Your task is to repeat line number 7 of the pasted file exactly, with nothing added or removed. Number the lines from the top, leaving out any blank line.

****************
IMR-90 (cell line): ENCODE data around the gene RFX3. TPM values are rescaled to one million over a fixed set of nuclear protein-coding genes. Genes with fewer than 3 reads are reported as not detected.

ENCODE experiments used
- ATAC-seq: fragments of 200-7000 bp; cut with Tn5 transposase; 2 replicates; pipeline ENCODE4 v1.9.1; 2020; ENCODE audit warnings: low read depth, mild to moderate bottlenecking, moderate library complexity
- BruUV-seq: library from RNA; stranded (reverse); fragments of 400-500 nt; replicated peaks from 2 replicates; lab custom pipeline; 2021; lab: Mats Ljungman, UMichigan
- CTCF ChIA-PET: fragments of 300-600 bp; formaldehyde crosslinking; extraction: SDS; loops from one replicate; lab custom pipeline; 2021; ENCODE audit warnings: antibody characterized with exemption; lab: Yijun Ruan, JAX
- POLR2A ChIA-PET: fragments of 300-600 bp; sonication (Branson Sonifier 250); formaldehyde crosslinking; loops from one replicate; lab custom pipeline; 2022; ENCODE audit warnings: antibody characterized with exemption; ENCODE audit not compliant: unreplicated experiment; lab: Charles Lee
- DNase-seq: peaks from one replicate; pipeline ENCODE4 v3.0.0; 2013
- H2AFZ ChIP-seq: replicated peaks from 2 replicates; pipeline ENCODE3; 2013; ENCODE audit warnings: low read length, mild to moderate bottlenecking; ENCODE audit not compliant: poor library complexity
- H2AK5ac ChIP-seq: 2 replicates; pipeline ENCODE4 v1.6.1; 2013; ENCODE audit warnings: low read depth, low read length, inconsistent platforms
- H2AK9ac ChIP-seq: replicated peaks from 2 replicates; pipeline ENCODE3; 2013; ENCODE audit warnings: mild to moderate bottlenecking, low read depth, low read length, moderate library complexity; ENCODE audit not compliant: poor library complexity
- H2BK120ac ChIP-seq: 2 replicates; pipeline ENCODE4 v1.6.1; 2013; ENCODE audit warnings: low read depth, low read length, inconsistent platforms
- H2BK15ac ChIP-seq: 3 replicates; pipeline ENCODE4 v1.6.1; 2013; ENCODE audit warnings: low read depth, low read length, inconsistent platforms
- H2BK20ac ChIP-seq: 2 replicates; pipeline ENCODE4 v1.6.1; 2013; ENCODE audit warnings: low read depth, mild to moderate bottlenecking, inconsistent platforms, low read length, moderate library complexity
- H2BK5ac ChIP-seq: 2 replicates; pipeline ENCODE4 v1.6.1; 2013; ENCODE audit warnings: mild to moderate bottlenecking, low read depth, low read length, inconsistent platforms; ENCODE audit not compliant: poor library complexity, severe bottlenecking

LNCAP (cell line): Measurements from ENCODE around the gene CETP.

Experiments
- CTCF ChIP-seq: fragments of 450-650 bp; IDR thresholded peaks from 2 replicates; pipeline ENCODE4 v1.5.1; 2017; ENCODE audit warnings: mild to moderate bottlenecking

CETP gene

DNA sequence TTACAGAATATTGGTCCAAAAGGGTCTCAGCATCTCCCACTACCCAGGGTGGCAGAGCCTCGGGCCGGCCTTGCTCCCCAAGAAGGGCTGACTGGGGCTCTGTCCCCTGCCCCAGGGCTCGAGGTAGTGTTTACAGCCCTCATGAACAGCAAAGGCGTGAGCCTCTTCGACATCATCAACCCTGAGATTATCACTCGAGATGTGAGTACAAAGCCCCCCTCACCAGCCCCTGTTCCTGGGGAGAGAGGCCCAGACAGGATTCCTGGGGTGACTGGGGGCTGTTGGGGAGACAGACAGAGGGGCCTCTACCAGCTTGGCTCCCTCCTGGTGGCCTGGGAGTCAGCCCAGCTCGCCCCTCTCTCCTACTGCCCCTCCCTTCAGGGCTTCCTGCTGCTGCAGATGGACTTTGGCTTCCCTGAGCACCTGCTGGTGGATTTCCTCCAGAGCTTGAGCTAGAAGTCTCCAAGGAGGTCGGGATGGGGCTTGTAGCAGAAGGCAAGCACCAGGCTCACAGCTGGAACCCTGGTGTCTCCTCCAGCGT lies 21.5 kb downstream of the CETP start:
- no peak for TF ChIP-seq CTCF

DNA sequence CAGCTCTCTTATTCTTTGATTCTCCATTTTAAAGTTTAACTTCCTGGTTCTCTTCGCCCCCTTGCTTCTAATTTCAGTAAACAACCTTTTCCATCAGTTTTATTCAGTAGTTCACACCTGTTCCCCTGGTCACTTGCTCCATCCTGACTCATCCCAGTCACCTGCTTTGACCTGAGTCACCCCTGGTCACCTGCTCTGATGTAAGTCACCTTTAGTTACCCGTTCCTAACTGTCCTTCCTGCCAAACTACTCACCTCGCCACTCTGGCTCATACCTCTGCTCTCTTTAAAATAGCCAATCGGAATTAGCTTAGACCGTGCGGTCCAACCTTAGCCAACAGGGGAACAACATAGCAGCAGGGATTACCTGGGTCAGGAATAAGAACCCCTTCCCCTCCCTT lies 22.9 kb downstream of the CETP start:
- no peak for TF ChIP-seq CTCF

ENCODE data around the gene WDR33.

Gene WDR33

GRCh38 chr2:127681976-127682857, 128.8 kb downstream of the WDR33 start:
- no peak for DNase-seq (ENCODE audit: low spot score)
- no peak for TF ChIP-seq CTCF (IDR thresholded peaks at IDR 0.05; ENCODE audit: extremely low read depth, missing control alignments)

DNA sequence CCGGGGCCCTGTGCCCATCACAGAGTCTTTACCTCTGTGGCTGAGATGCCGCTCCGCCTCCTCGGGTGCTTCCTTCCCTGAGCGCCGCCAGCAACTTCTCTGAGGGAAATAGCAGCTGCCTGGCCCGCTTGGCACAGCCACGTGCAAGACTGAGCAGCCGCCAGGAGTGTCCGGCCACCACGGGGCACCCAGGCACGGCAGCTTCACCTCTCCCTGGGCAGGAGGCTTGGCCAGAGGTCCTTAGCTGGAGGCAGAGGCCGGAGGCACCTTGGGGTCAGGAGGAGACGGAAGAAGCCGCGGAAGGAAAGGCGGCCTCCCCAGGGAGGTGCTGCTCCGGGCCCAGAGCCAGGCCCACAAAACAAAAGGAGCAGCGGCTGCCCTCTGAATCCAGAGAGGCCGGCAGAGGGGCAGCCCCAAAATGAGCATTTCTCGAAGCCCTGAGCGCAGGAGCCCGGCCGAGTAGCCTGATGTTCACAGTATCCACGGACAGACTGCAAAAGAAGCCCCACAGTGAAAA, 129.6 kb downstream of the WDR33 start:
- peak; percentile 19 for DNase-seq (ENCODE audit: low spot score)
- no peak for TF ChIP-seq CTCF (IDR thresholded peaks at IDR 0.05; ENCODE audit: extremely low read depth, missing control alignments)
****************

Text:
- DNase-seq: peaks from one replicate; pipeline ENCODE4 v3.0.0; 2013